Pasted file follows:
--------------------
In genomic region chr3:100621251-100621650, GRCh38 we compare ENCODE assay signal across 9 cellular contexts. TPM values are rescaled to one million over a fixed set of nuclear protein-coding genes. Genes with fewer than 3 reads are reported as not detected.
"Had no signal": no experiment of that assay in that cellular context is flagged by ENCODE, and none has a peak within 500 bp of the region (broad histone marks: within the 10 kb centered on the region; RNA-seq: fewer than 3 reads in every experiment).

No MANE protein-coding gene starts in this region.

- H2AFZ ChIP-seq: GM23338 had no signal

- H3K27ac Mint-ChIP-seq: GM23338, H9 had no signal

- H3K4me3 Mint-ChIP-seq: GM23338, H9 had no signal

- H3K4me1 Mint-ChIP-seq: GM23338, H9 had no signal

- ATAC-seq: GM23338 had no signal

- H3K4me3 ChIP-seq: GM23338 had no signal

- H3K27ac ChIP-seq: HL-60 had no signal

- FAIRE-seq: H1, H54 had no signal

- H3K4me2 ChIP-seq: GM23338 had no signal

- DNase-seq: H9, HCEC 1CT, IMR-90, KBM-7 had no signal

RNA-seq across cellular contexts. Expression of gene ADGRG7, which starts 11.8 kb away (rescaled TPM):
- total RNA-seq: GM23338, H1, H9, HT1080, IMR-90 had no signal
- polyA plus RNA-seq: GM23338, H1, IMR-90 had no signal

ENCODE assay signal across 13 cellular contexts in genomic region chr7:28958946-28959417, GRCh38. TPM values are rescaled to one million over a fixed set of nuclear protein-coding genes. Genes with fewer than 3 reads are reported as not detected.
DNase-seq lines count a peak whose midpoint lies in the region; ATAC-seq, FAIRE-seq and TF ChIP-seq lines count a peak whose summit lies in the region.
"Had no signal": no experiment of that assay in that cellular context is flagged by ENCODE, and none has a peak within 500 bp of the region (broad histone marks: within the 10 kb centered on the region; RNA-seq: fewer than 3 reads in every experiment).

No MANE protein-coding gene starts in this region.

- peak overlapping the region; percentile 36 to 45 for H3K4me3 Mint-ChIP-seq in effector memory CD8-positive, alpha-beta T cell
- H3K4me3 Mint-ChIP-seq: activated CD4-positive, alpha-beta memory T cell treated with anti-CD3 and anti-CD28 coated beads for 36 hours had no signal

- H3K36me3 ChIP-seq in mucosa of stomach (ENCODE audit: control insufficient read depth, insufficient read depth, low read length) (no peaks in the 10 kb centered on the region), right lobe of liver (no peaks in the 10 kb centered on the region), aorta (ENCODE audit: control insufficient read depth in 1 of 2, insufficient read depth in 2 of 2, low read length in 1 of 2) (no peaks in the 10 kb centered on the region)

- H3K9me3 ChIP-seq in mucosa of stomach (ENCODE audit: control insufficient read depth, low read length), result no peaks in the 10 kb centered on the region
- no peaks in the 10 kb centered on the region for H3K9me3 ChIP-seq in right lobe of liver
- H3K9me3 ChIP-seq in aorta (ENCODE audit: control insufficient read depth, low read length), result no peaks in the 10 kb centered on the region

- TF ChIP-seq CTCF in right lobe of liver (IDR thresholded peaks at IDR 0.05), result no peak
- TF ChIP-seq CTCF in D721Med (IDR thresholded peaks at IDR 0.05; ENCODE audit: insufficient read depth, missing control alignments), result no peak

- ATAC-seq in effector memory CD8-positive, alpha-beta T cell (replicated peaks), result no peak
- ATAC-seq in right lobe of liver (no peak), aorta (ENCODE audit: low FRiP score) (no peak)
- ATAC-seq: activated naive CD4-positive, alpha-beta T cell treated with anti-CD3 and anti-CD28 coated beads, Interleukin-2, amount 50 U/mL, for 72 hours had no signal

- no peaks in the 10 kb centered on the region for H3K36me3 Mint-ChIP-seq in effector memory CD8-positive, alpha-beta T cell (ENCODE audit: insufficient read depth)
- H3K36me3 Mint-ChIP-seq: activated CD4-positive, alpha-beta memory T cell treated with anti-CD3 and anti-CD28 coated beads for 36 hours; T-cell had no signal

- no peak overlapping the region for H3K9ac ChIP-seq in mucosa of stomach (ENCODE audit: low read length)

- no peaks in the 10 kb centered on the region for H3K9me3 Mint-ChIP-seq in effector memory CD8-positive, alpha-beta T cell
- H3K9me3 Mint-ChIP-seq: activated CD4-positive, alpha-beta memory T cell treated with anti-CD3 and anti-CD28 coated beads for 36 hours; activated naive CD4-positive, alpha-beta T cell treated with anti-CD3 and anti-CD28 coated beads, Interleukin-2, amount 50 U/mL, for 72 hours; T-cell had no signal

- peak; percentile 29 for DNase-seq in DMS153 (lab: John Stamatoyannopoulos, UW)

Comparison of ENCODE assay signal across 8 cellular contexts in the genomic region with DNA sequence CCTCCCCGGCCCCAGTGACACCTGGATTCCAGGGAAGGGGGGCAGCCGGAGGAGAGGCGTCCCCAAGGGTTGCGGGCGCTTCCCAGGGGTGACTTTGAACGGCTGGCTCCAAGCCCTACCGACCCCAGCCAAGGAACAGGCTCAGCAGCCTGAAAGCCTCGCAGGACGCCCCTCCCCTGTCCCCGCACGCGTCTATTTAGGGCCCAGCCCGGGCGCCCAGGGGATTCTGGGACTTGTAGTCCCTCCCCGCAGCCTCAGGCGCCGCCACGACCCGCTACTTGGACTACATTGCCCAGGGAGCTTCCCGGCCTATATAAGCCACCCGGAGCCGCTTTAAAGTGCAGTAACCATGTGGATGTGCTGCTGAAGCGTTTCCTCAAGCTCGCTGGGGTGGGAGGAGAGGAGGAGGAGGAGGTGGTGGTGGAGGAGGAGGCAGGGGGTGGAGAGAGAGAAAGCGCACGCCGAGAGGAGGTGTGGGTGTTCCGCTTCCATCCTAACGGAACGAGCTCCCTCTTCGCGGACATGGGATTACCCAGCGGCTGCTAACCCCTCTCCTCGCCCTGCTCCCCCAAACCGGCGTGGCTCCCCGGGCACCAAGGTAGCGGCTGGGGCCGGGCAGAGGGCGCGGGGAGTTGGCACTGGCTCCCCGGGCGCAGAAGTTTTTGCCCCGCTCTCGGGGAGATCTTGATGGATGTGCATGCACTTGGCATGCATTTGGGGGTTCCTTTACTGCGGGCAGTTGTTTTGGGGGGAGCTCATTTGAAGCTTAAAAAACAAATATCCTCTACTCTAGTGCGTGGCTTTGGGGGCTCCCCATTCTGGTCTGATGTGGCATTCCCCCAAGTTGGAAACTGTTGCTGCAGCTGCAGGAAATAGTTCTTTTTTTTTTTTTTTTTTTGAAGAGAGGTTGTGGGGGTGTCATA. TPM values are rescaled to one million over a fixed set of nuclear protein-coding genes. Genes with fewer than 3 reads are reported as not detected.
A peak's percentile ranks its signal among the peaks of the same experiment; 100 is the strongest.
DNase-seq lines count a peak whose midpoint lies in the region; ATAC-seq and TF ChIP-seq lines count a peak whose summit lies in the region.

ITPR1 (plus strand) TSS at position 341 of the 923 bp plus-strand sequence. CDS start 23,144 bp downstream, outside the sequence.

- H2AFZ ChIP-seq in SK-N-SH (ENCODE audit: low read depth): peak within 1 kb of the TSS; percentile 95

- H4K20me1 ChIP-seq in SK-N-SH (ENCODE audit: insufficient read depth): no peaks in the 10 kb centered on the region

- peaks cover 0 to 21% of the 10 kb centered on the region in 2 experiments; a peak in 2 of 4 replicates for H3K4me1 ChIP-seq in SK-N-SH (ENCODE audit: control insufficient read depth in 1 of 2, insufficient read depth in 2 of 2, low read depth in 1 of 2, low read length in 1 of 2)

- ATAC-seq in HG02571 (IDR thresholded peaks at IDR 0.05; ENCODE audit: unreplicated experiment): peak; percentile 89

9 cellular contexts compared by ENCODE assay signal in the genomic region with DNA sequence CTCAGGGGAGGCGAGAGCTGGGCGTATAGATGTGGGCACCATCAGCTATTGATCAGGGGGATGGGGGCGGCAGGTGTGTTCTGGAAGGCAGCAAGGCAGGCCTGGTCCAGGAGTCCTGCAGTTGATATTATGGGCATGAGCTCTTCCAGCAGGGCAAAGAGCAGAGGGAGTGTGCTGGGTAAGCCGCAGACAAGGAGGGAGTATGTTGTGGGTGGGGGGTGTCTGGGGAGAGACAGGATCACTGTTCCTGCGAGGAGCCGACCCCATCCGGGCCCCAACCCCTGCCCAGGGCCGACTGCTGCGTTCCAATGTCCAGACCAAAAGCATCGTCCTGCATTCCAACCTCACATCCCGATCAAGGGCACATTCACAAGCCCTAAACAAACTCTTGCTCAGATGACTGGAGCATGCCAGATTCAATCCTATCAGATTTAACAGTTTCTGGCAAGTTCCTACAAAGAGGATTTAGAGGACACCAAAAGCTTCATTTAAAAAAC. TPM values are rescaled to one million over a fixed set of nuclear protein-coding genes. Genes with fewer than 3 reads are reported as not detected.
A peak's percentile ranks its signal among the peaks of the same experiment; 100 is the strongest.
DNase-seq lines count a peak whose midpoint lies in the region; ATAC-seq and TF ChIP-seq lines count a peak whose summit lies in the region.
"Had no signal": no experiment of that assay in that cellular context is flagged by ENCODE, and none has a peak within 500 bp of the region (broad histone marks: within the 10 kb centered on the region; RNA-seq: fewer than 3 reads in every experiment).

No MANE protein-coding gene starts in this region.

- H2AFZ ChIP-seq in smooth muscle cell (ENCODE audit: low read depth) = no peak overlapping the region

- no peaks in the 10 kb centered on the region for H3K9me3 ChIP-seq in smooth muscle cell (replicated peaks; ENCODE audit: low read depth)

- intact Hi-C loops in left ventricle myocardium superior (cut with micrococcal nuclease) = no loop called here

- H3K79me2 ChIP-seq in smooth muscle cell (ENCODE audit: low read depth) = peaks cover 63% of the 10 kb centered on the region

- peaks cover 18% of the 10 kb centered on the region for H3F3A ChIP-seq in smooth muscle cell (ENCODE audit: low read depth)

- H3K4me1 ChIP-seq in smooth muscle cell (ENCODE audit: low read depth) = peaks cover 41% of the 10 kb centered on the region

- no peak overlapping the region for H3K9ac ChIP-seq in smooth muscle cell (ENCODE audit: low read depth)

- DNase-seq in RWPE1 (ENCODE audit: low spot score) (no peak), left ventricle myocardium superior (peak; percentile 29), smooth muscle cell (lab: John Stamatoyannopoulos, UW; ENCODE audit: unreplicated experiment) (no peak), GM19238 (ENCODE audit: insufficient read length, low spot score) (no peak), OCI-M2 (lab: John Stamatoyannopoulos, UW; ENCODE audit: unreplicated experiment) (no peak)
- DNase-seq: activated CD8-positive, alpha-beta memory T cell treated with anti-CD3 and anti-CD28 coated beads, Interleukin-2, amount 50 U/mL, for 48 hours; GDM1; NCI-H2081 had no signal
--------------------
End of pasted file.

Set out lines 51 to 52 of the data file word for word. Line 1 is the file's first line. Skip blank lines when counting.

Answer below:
- H2AFZ ChIP-seq in smooth muscle cell (ENCODE audit: low read depth) = no peak overlapping the region

- no peaks in the 10 kb centered on the region for H3K9me3 ChIP-seq in smooth muscle cell (replicated peaks; ENCODE audit: low read depth)